By Ibrahim HassanWuyo
The Coalition of Northern Groups, CNG, has accused Amnesty International of attempts to cause disaffection between the Nigerian government and citizens.
CNG, in a letter addressed to the Amnesty International ,said Amnesty International’s intervention, exclamations and actions on issues in Nigeria ought not be drawn to discountenance the effort of government to protect citizens from violence and to impose law and order.
“Let it also be clear that while international law allows for peaceful protest, assembly and association, it at the same time, does not legitimize violence and destruction,” they said.
The letter signed by Abdulaziz Suleiman, CNG spokesperson was addressed to the Secretary General, Amnesty International Headquarters, London, WC1, United Kingdom.
The letter ,captioned ,RE- Nigeria: Authorities must stop attempts to cover up Lekki Toll Gate massacre – new investigative timeline, reads “the Coalition of Northern Groups (CNG) is profoundly concerned about a purported timeline dated 28 October, 2020 generated by the office of Mr. Osai Ojigho, the Country Director of Amnesty International, bearing the above title.”
“We are thus concerned because the timeline essentially aims to legitimize the sad fallout of the clumsy and unregulated disturbances across the country that lasted and grew in dimension for about two weeks in the pretence of protesting the excesses of the Special Anti-Robbery Squad (SARS), a unit of the Nigeria Police Force.
Notwithstanding the availability of contrary evidence of the level of rampage and brigandage prompted by the desperation of the #EndSARS protests, the timeline released by Amnesty International claims to rely on collated photographs and video footages to conclude that:”
“Nigerian Army vehicles left Bonny Camp military base and were tracked to the Lekki toll gate, one of the major public spaces occupied for the #EndSARS protests since beginning of October.
“The “Nigerian military opened fire on the #EndSARS protesters who were “peacefully calling for an end to police brutality.”
“That Amnesty International’s Crisis Response experts investigated and verified social media videos and photographs that confirm the Nigerian security forces were present at the Lekki Toll Gate when the shootings occurred and alleges mope up by the military to cover-up its involvement.”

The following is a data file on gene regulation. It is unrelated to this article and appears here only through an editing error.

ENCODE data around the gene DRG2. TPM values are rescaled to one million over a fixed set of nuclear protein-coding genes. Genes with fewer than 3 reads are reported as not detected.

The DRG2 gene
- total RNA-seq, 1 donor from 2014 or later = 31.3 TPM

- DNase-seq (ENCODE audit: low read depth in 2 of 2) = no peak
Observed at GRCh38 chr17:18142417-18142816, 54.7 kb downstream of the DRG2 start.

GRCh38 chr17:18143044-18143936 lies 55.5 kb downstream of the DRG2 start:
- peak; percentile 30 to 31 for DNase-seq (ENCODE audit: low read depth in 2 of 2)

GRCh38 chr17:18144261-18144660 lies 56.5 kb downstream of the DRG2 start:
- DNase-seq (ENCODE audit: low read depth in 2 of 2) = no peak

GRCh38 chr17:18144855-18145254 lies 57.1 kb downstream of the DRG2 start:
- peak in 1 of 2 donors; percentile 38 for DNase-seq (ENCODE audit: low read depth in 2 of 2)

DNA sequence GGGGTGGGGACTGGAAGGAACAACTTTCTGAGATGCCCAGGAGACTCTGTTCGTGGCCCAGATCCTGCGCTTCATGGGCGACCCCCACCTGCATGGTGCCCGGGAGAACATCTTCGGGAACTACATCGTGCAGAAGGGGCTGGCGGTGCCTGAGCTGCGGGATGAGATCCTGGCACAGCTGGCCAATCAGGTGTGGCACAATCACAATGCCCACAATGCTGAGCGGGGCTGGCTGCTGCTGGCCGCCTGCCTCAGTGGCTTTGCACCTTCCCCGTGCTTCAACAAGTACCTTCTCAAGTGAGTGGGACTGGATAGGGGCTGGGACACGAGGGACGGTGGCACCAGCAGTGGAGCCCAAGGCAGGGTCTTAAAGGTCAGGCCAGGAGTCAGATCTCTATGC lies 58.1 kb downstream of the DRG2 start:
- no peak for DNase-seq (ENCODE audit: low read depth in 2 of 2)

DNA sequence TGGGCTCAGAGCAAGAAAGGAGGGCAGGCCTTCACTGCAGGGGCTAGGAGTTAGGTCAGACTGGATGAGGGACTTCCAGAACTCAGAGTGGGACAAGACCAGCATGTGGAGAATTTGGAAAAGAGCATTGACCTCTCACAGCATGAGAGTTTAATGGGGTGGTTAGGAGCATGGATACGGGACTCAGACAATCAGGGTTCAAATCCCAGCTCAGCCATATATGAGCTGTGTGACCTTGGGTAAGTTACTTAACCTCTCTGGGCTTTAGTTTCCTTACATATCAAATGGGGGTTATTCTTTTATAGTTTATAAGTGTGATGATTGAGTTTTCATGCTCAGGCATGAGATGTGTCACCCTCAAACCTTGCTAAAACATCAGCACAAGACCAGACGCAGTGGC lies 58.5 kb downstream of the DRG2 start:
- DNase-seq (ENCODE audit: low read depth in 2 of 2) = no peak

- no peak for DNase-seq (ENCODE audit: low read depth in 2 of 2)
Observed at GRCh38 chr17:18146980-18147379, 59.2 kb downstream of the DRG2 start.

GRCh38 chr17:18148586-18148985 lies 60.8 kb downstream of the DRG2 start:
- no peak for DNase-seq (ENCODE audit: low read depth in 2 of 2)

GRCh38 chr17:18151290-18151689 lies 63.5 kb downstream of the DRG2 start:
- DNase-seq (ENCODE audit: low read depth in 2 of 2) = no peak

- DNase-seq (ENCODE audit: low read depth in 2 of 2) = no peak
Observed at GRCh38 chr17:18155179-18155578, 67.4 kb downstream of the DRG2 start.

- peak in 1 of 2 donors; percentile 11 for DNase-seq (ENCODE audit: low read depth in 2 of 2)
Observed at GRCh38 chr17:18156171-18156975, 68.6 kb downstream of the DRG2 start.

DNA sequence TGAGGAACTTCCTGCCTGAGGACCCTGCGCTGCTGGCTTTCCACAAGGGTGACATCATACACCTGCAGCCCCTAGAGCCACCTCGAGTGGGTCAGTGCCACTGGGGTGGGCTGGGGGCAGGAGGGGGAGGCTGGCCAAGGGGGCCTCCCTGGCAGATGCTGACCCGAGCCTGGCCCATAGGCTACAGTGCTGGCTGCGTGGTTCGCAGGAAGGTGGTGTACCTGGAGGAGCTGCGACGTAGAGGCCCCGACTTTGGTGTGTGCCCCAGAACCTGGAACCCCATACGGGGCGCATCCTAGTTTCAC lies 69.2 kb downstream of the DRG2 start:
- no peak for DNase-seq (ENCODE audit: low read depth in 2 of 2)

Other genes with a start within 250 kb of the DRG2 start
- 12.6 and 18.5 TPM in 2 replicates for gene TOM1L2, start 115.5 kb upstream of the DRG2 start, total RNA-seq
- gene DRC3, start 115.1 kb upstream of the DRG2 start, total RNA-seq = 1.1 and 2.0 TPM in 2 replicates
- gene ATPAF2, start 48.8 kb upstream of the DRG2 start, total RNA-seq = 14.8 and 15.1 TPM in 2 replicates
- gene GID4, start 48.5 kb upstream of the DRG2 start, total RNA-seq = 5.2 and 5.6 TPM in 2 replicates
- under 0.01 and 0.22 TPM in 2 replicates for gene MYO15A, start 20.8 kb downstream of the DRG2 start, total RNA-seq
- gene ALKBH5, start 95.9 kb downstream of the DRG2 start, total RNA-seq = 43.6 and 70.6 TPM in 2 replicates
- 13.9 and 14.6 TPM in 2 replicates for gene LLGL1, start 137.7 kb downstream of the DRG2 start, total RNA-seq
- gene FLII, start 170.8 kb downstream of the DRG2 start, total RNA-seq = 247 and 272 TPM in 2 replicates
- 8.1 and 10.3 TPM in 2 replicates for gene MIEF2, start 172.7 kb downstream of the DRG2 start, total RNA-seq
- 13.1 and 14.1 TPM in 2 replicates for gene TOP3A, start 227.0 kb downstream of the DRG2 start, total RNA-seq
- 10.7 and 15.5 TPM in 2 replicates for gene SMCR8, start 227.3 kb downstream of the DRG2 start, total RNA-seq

CNG said It is important to note that the #EndSARS protests that began early October this year, concentrating mostly in the Southern parts of Nigeria, were preceded by other marches seeking an end to the deteriorating security situation across all sections of the northern region.
“The #EndInsecurty version of the protests, which had been going on for four months to call government attention to issues of banditry, killings, kidnapping, rape, insurgency and complete displacement of whole communities in many parts of the North, were universally adjudged as most civic and peaceful.”
“While the more germane demands by the #EndInsecurity protests were largely neglected, on October 11th, 2020, few days into the protests, Nigerian authorities heeded #EndSARS demand and dissolved the police unit.”
“The Inspector General of the Nigerian Police followed this up with further assurances that a team of investigators, including civil society groups and human rights organisations would be set up to investigate alleged abuses and other forms of police misconduct.”
“As if by design, the #EndSARS protests persisted and spread despite the unprecedented swift government response to their demands, until they escalated into violence in several states and the Federal Capital.”
“The carnage began on the 19th of October, with reports of a prison break in Edo, that was linked to the protesters, followed by more reports of jailbreaking in Lagos and Ibadan with attacks and widespread arson. ”
According to CNG ,for several days afterwards, the carnage, assumed dangerous contours with the greater risk of degenerating into a case of the complete breakdown of law and order, which was certainly not in consonance with the objectives of peaceful protests anywhere in the world.